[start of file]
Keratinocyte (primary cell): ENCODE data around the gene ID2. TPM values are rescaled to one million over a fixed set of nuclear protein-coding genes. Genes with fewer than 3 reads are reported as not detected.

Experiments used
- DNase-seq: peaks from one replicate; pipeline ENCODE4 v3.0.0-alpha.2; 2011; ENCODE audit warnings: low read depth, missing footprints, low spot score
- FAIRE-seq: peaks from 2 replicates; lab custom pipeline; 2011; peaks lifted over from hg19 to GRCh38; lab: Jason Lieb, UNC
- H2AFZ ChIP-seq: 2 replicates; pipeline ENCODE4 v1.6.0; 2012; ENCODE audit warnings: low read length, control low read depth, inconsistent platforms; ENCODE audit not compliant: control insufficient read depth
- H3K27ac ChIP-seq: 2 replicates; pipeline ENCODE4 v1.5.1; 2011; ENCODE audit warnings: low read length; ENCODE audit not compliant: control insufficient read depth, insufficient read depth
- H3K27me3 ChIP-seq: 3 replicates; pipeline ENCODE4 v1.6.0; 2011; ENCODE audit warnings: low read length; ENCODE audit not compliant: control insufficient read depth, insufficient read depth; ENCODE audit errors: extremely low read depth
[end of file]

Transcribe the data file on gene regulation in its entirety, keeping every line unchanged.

Keratinocyte (primary cell): ENCODE data around the gene ID2. TPM values are rescaled to one million over a fixed set of nuclear protein-coding genes. Genes with fewer than 3 reads are reported as not detected.

Experiments used
- DNase-seq: peaks from one replicate; pipeline ENCODE4 v3.0.0-alpha.2; 2011; ENCODE audit warnings: low read depth, missing footprints, low spot score
- FAIRE-seq: peaks from 2 replicates; lab custom pipeline; 2011; peaks lifted over from hg19 to GRCh38; lab: Jason Lieb, UNC
- H2AFZ ChIP-seq: 2 replicates; pipeline ENCODE4 v1.6.0; 2012; ENCODE audit warnings: low read length, control low read depth, inconsistent platforms; ENCODE audit not compliant: control insufficient read depth
- H3K27ac ChIP-seq: 2 replicates; pipeline ENCODE4 v1.5.1; 2011; ENCODE audit warnings: low read length; ENCODE audit not compliant: control insufficient read depth, insufficient read depth
- H3K27me3 ChIP-seq: 3 replicates; pipeline ENCODE4 v1.6.0; 2011; ENCODE audit warnings: low read length; ENCODE audit not compliant: control insufficient read depth, insufficient read depth; ENCODE audit errors: extremely low read depth